There was once a time when the iPad was invincible, selling millions upon millions of tablets for Apple, making the Cupertino-based company the leader in tablets. But, with Samsung shipping over 14 million tablets in Q1 2014 alone, Samsung is quickly ccatching up.
One Samsung official spoke with ZDNet, who said: "We have implemented a comprehensive sales plan for tablets, from emerging countries to developed ones. We have overcome last year's weak fourth quarter (for the first quarter this year)". Samsung's mobile boss has promised that the South Korean giant will be the leader in tablets before 2014 is wrapped up.
As it stands, Apple controls 30% of the global tablet shipments for the previous quarter, according to an internal Samsung estimation. In the previous quarter, Apple sold a record 26 million iPads. In 2013, Samsung shipped over 40 million tablets, double what it shipped the previous year. For 2014, Samsung has some big hopes, where it wants to ship as many as 100 million slates.
Navigating to images stored on your Dropbox on any mobile device has always been a pain in the but, and today Drobox took a big step forward in alleviating those pains. This afternoon, Dropbox announced the launch of a new image viewing and sharing app that will allow its users to more efficiently navigate and share their images.
Called Carousel, the new app allows friends to effortlessly share images between one-another all from within Dropbox. While users have always been able to share images via SMS, Email, and other apps from Drobox's native app, Carousel allows them to share images directly between each other's Dropbox accounts. Carousel also organizes all photos from within ones Dropbox account and unifies them all in a single camera-roll. Photos are sorted by date taken, and users can scroll through them in several different manners. Carousel is available on iOS and Android now.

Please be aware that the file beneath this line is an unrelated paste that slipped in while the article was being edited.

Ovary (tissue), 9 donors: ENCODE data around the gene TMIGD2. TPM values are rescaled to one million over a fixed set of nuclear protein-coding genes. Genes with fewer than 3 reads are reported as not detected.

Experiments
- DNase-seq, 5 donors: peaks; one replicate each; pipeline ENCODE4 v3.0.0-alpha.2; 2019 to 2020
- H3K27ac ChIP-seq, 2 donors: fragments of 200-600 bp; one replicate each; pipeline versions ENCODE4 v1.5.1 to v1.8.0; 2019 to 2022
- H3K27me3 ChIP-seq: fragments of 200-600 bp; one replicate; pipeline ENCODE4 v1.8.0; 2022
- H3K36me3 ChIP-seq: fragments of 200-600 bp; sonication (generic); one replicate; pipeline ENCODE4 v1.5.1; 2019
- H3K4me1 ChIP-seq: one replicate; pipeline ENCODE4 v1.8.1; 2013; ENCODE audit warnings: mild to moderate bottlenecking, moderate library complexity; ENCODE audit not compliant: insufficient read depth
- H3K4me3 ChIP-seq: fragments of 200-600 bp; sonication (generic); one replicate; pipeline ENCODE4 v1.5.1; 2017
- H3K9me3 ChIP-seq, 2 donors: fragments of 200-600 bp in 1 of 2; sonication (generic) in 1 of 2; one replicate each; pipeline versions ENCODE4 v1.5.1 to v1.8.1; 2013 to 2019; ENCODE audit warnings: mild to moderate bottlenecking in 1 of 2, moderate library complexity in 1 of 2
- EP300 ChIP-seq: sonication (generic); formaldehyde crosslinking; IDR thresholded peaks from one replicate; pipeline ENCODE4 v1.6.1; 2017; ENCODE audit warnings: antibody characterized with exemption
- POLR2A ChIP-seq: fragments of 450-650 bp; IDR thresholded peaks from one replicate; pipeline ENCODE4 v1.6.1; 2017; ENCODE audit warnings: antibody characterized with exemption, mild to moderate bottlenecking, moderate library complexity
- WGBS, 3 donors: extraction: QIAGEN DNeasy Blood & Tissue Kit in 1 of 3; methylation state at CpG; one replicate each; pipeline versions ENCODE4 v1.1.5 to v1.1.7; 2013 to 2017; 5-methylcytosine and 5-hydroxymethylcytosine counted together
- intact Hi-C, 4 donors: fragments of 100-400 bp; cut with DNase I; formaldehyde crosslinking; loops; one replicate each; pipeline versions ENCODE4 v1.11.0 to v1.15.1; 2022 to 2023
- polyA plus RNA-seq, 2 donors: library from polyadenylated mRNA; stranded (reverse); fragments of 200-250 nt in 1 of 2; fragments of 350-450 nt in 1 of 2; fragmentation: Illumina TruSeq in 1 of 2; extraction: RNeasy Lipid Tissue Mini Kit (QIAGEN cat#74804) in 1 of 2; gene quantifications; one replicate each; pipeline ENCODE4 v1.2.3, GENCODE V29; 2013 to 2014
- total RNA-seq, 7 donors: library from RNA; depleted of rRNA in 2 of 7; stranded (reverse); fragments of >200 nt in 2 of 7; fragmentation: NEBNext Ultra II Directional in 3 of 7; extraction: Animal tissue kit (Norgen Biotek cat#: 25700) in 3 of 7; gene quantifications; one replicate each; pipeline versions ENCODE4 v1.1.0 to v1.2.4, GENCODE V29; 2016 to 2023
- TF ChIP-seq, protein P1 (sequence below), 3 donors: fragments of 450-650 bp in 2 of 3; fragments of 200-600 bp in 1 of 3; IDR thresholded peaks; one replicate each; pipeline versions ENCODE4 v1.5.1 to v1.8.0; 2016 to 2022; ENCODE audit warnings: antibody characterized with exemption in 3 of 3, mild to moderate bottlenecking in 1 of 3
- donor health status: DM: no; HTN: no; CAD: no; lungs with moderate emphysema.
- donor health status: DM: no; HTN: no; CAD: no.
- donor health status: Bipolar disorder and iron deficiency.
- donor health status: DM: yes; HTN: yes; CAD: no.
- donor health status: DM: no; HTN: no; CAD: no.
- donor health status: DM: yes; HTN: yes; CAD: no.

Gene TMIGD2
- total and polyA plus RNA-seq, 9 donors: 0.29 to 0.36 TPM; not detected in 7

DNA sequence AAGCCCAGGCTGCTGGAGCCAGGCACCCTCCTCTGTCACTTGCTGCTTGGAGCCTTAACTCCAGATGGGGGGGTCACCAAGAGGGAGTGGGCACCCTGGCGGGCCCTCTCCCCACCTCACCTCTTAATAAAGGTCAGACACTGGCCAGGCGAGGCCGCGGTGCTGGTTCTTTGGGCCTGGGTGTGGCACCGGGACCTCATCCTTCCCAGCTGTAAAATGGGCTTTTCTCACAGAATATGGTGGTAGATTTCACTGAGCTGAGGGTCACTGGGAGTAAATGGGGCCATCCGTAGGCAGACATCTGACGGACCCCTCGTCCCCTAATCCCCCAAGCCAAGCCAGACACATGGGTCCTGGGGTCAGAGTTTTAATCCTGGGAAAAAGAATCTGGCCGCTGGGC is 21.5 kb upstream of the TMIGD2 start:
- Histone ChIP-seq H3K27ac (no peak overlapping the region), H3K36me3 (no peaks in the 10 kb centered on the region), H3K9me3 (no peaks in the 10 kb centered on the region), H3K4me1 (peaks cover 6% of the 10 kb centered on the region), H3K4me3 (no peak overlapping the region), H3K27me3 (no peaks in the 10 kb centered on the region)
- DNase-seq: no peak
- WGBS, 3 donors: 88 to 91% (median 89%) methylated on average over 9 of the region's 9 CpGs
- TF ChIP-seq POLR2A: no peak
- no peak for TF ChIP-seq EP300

Earlier today, Intel announced that it will be closing the doors on its assembly and testing facility located in Costa Rica. This unfortunate announcement will result in the loss of jobs for more than 1,500 employees, and will most certainly cause a ripple effect in the economy close to the facility.
Intel says that this closure is part of the company's on-going effort to cut five-percent of its global workforce by the end of the year. Intel is making these cuts to ensure that it remains out of the red as PC saled continue to dwindle in a market saturated by tablets and smartphones. "We have to be more efficient and effective," said Chuck Mulloy, an Intel spokesman.
If Facebook's recent acquisition of WhatsApp is not enough of an indication that the company is focused on dominating the instant messaging space, a new report that it will be removing messaging from its native app should be. Today Facebook began notifying select users that messaging from within the Facebook app will no-longer be allowed, and that they must download the official Facebook Messenger app to continue messaging on mobile.
Facebook says that it is ending messaging within its native app in an effort to send more users to its stand-alone messaging app, Facebook Messenger. Not everyone will be forced to use the Messenger app though, and those excluded include Android-devices with exceptionally small amounts of RAM, and Windows Tablets. All other iOS, Android, and Windows Phone users will eventually be forced to either download the Messenger app, or stop sending, reading or replying to messages on Facebook from their mobile device.
While unemployment numbers continue to rise in America, one major company is reporting that it now has more employees than ever before. Amazon released it's earnings report today and amidst all of the financial numbers, the company also announced that it now employs almost 110,000 individuals world wide. That number puts it well ahead of Microsoft's barely 100,000, and far out of reach of Google's 37,000-ish employees.
The rise in employee numbers is attributed to the companies unprecedented growth over the last three years, with it tripling in size since 2011. Unfortunately, this massive growth and rising employee numbers has taken its toll on the Seattle, Washington-based company which today reported its second straight quarter operating in the red. This morning Amazon announced that it lost more than $41 million during the last quarter despite a net sales of $17.1 billion.